Campanula ‘Summertime Blues’ a Tall Bellflower

Campanula 'Summertime Blues'
Campanula 'Summertime Blues'

Pretty blue or purple flowers are always a treat in the garden. I added a taller bellflower to my garden earlier this spring, Campanula ‘Summertime Blues’. It has the typical purplish blue flowers of Campanula, and is supposed to bloom for a long time. It is covered in many beautiful bells. This bellflower is planted in a more sunny/part shade area of the garden.

Campanula 'Summertime Blues' lots of flowers
Campanula 'Summertime Blues' lots of flowers

Campanula ‘Summertime Blues’ is supposed to be very well behaved, not seeding or sending out runners. I haven’t had any problems with my bellflowers spreading to the point of annoyance, other than C. glomerata (which is my least favourite bellflower) self seeding, but if they do overly well in your area, this might be a good one for your garden.

Campanula 'Summertime Blues' flower with lobelia behind
Campanula 'Summertime Blues' flower with lobelia behind

The plants are about 70 cm (2.5 ft) tall. The foliage is a little coarse on this perennial, but the colouring is nice. The leaves are a dark, rich green, while the contrasting stems are reddish. When the multitude of flowers open on ‘Summertime Blues’, the foliage is the last thing you notice.

These flowers of Campanula ‘Summertime Blues’ have the classic downward facing bells. The ends of the bells flare out slightly. The flowers are larger than most bellflowers, about 5 cm (2 in) long. They look almost blue individually, but in front of the bright blue lobelia you can see that Summertime Blues are actually a lavender blue, with a slight silver tone. The buds are a reddish purple colour. There are an amazing number of flowers, from the top to the bottom of this large bellflower, so it doesn’t really need other plants in front of it. I have an annual short blue lobelia in front of them.

Campanula 'Summertime Blues' and lobelia
Campanula 'Summertime Blues' and lobelia

I have this Campanula  planted in front of some Phlox paniculata (tall garden phlox).  Since ‘Summertime Blues’ is supposed to flower all season, they should look nice later in the summer with the flowering phlox. There are some Dianthus (pink carnations) to one side, and a pink ‘Sarah Bernhardt’ peony behind them. The river of sky blue lobelia flows in and around the area.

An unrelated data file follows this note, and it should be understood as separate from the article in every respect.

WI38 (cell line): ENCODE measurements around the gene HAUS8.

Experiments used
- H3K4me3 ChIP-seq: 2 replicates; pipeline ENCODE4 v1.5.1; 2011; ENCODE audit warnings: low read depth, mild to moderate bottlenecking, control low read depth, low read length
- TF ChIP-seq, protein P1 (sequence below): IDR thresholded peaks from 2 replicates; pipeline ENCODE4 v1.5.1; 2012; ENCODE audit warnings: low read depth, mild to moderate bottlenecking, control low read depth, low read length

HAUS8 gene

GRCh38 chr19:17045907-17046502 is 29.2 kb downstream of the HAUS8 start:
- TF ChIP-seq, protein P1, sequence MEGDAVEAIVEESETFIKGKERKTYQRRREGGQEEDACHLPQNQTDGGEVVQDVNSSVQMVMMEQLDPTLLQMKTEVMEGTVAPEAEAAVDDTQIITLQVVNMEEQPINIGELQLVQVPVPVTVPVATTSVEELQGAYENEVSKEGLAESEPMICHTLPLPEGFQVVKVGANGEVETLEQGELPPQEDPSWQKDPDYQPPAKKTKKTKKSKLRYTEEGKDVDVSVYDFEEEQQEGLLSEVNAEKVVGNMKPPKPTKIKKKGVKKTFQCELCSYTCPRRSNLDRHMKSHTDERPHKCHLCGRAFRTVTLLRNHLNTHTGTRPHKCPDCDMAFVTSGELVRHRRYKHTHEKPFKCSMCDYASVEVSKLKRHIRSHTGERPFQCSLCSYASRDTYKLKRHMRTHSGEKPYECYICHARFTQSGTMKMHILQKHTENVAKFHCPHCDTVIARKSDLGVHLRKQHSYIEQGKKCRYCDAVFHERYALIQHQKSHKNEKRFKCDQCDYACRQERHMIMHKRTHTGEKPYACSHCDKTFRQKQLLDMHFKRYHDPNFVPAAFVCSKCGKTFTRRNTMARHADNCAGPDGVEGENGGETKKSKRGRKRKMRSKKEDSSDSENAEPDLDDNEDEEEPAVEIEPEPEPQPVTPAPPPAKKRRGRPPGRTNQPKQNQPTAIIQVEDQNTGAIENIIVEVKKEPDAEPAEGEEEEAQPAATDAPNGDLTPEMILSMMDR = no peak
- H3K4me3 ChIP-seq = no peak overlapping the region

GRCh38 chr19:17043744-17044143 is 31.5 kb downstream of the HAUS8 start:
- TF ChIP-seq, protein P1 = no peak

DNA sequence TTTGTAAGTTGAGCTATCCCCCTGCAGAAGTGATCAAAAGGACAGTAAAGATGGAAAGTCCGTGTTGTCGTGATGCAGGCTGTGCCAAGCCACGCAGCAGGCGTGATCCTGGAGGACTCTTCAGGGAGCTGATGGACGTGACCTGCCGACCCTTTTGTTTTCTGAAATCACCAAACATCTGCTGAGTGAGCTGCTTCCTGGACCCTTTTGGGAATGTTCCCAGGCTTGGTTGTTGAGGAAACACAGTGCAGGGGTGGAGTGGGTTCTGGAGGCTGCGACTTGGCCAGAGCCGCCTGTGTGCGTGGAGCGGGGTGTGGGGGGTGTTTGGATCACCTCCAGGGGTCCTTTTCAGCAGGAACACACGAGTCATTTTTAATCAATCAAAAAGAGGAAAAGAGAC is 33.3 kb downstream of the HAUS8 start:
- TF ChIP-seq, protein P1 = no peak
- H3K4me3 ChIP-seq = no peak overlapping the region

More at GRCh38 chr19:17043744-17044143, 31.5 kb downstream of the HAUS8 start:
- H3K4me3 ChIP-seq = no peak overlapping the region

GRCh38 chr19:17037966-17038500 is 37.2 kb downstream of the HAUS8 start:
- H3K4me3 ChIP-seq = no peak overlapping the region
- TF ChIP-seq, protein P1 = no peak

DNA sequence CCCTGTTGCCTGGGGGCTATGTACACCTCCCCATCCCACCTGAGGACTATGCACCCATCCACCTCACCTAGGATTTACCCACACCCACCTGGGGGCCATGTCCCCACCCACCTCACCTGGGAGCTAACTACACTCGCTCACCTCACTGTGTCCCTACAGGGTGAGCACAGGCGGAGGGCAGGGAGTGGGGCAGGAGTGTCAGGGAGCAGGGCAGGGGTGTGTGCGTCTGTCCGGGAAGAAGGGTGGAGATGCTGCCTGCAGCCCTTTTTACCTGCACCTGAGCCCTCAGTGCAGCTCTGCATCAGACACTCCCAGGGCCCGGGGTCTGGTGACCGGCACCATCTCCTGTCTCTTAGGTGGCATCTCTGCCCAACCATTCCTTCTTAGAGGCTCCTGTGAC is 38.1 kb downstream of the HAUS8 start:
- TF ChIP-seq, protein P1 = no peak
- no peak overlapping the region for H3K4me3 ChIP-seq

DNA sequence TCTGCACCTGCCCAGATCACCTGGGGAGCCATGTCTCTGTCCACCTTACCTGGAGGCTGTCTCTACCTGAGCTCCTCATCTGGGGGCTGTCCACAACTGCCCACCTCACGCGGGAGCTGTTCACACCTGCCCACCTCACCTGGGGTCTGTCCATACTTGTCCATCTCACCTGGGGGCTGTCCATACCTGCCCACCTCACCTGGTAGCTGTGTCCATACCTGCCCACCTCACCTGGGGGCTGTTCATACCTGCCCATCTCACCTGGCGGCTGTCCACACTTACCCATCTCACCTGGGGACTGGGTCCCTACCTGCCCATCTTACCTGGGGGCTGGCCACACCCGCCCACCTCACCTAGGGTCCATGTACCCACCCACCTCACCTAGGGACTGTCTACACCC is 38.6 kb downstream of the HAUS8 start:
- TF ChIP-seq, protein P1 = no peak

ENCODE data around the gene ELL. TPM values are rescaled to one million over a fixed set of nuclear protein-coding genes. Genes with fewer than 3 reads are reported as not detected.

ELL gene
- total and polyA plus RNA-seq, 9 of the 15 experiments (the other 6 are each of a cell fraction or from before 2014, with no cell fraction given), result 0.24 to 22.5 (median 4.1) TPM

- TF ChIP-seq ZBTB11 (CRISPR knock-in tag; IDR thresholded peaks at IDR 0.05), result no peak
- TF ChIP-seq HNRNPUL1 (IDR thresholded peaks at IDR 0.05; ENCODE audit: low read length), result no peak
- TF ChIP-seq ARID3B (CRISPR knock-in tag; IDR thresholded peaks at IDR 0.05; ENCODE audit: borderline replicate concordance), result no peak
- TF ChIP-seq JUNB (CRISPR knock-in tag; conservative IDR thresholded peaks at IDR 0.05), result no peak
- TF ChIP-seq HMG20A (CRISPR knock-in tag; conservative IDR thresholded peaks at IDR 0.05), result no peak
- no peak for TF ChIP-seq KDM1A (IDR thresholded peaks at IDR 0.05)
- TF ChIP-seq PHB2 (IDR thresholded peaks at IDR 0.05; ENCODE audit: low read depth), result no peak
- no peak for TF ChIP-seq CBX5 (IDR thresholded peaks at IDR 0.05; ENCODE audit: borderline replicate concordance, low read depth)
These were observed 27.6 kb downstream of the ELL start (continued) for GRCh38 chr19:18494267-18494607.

Because I only added the perennials to the garden a month and a half ago, it is hard to tell what the typical flower number will be. However, there were no blooms on these bellflowers when I bought them, and now they are laden with flowers. The plants droop a bit with such a heavy load of pretty petals, but manage to hold them all off of the ground. I might have this Campanula give some lessons to the peony.

Campanula ‘Summertime Blues’ adds many beautiful purplish blue flowers to the garden. I’ll know more about its actual bloom length by this fall, and its hardiness by next spring.

Campanula 'Summertime Blues' 8 bells
Campanula 'Summertime Blues' 8 bells

Here is a post I wrote showing this bellflower combined with pink carnations. You can also read about a wide variety of bellflowers that I grow in this previous post.

24 thoughts on “Campanula ‘Summertime Blues’ a Tall Bellflower”

    1. Joanne, my longest flowering Campanula are the C. porscharskyana and C. rotundifolia, which bloomed for more than 4 months last year. Then the C. carpatica and C. cochlearifolia, which bloom for more than 3 months. These are supposed to be long blooming, so I’m assuming they will have a similar bloom length, but I’ll know more by fall.

      Shady Gardener, the only Campanula that I find too vigorous in my garden is glomerata. It was here when I moved in, and I’ve removed all but one group. The only reason I’ve kept that one group is because it looks so pretty with the iris and peony. Summertime Blues is supposed to be particularly well behaved.

      We’ve had very pleasant weather, with most days having a high of about room temperature, 20 C to 25 C (68 F to 77 F). I’ve been puttering about in my garden everyday. Today I did a lot of pruning of low tree branches that were in the way, and I edged the back garden bed by digging with my ice chopper and shovel.

  1. How are you campanula at multiplying? I know some varieties are fairly vigorous… Very pretty, though!! :-) How are things with you these days?? We’re having a return of some pleasantly coolish weather. I’ll enjoy that for awhile, as we had 90’s a couple of weeks ago (with a lot of rain, which made it positively impossible to be outdoors!). Happy Day! :-)

    1. Catherine, I wasn’t expecting this many blooms on them, so that’s a welcome surprise. I’ll see next year if it continues to have as many flowers.

      I have my plants that like a little more sun in this garden area, but a couple of maple branches had grown to shade this section, so today I cut back a few of them. It’s a little brighter now, so they should keep up the flower production. The lilac, peony and carnations should be a little happier too.